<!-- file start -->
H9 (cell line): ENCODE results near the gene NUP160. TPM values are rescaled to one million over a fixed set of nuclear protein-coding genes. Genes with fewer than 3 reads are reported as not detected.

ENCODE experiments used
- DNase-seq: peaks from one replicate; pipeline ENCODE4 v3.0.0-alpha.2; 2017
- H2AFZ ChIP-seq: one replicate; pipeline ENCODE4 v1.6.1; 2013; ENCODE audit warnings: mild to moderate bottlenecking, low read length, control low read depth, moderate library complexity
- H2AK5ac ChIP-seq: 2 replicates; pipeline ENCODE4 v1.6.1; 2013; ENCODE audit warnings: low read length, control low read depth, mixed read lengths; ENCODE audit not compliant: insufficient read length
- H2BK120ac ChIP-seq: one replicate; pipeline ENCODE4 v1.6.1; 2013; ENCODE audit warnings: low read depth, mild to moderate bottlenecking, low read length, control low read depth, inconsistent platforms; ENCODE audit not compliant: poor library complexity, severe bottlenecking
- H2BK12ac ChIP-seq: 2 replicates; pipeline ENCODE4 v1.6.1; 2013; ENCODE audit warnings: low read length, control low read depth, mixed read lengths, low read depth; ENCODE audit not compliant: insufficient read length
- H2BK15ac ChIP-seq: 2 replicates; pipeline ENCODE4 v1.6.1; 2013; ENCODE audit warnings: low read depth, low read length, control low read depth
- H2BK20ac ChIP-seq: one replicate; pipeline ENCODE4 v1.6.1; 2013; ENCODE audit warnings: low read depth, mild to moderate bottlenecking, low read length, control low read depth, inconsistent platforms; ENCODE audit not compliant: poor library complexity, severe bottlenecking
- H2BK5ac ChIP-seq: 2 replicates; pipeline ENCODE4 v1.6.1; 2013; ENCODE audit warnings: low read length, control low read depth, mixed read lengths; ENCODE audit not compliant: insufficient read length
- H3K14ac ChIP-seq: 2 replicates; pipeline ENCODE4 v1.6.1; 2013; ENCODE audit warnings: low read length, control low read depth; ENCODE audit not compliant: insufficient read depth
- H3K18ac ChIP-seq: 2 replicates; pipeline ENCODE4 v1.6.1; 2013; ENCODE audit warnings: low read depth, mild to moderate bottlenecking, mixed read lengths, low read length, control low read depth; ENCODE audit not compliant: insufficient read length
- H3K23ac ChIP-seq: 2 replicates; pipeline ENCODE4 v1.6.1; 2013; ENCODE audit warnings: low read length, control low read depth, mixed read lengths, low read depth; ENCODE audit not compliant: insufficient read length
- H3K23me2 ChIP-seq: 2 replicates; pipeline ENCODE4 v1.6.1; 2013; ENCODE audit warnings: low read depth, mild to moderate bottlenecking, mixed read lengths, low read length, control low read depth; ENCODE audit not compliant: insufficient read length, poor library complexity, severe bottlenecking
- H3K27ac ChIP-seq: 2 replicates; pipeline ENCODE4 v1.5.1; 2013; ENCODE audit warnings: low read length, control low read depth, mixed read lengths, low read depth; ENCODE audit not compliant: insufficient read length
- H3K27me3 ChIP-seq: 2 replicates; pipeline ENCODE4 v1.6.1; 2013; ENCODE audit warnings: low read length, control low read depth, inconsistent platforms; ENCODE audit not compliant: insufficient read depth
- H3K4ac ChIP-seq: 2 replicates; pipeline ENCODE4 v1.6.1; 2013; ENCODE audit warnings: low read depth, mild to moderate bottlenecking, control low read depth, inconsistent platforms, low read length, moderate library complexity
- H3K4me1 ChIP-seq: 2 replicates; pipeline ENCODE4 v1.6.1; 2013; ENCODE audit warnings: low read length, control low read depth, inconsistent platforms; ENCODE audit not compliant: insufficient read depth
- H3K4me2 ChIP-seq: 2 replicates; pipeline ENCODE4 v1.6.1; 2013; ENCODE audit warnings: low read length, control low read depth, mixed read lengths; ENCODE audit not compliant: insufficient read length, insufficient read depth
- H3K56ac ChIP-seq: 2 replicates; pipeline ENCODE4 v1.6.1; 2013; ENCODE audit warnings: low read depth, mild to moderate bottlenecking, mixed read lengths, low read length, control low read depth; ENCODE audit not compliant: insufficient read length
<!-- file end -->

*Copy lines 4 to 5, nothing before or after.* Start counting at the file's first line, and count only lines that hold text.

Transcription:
- H2AFZ ChIP-seq: one replicate; pipeline ENCODE4 v1.6.1; 2013; ENCODE audit warnings: mild to moderate bottlenecking, low read length, control low read depth, moderate library complexity
- H2AK5ac ChIP-seq: 2 replicates; pipeline ENCODE4 v1.6.1; 2013; ENCODE audit warnings: low read length, control low read depth, mixed read lengths; ENCODE audit not compliant: insufficient read length